This paper constructs a small economy version of dynamic Heckscher-Ohlin models with overlapping generations and analyzes effects of capital income taxation on the specialization pattern of the country. It is shown that once international asset trade is allowed, in the presence of international technological asymmetries, a small country eventually leads to perfect specialization in our overlapping generations model. It is also shown that the residence-based tax has no effect on the specialization pattern while the source-based tax has a negative effect on capital accumulation and thereby it can affect the specialization pattern of the small country.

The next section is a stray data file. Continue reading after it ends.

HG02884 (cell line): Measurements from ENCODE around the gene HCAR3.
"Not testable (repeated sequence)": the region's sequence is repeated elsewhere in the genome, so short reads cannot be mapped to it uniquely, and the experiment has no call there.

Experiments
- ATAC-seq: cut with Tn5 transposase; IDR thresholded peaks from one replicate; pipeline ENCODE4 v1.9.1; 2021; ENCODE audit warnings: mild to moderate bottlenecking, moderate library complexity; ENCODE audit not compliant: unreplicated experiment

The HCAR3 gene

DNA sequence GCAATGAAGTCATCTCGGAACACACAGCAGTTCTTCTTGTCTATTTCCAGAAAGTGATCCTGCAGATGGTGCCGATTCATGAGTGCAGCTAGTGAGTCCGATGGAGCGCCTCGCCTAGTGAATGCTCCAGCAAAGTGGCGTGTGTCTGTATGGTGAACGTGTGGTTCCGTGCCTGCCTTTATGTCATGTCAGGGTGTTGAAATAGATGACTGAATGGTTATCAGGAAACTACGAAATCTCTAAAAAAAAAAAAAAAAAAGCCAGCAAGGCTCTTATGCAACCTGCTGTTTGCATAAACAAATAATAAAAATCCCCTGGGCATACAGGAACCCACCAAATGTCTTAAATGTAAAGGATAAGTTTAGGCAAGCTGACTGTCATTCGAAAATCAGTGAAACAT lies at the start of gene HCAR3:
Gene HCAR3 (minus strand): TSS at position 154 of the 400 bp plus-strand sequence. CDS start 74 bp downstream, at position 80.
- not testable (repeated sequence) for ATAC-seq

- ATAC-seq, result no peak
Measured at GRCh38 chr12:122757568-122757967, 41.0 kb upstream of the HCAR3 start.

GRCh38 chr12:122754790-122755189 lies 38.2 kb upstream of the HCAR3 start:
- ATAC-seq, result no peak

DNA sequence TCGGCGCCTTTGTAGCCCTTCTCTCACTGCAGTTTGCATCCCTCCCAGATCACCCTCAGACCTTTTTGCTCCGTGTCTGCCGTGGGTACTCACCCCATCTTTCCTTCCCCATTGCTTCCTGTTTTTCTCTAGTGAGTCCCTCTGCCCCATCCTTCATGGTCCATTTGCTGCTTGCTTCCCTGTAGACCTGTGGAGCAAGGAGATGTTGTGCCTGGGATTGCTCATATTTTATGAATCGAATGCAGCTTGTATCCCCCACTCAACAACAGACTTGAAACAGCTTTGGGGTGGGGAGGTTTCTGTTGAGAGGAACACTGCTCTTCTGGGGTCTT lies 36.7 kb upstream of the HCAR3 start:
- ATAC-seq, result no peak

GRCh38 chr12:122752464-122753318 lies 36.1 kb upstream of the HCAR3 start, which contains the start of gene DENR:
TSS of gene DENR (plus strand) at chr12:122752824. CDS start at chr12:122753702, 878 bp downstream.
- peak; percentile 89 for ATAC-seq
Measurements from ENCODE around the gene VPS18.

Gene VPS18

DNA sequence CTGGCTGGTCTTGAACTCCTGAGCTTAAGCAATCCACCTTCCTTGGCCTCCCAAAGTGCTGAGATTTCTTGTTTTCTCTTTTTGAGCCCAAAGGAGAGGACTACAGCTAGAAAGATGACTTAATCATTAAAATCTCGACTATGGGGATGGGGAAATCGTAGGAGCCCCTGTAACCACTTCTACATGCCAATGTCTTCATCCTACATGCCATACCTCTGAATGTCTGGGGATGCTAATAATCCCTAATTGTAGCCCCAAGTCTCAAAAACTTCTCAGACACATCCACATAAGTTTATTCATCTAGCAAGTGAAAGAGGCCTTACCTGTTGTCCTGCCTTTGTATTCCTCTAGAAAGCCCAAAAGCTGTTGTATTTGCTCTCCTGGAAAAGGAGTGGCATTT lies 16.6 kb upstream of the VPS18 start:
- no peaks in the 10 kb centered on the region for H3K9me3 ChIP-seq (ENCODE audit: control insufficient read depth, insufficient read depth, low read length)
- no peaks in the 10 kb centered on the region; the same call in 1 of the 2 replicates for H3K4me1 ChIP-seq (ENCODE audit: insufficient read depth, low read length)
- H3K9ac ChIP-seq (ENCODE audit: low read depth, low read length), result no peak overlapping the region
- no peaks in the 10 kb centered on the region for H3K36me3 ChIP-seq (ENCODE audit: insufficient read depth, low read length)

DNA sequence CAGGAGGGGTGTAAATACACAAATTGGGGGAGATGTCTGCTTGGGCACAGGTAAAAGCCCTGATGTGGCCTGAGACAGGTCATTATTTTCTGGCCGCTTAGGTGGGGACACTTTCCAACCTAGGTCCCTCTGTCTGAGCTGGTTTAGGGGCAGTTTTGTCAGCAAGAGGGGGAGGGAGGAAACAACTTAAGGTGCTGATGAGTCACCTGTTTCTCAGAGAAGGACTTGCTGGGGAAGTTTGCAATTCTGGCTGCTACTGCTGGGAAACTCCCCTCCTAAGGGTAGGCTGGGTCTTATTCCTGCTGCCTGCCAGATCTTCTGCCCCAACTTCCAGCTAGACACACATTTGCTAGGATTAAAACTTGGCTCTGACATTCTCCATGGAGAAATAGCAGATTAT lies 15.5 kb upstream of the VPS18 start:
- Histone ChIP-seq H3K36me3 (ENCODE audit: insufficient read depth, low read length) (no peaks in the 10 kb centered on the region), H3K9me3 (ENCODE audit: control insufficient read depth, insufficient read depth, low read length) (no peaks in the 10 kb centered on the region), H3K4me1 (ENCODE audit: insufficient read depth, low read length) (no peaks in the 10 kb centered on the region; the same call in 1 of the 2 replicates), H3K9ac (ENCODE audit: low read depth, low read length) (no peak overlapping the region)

ASJC Scopus subject areas
- Sociology and Political Science
- Economics and Econometrics